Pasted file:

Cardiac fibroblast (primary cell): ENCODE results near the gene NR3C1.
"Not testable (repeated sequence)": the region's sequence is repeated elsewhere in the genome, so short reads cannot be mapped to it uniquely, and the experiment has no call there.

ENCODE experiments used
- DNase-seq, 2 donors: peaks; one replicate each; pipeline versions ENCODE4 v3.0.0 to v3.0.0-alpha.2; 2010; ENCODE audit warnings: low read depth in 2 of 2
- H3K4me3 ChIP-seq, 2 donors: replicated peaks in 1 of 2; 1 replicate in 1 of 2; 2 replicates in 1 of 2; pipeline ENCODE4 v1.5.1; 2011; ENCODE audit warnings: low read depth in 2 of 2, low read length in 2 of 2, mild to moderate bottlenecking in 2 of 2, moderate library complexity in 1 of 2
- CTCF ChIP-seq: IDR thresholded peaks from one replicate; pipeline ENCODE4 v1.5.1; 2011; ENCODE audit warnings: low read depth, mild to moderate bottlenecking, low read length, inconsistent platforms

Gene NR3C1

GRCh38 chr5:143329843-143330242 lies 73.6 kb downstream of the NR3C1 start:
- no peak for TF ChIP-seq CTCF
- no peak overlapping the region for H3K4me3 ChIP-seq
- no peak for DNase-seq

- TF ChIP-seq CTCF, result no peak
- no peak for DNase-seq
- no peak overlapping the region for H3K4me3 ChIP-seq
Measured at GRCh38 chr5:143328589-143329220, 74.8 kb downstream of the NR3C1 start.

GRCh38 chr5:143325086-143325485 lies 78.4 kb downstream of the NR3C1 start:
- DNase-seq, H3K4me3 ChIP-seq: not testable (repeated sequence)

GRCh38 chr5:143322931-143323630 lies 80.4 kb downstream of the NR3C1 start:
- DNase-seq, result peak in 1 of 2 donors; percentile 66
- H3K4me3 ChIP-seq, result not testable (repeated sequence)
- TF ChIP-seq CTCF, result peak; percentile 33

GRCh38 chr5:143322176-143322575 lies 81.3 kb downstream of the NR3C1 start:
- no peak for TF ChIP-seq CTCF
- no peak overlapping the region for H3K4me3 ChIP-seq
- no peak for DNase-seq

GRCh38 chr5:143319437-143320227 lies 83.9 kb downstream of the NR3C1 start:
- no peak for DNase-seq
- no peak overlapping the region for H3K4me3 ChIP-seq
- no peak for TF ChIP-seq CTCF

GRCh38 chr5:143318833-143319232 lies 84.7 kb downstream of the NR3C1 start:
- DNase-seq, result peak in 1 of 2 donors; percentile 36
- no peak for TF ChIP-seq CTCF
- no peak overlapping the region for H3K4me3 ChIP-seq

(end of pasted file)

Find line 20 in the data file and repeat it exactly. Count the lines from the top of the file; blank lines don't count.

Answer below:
- H3K4me3 ChIP-seq, result not testable (repeated sequence)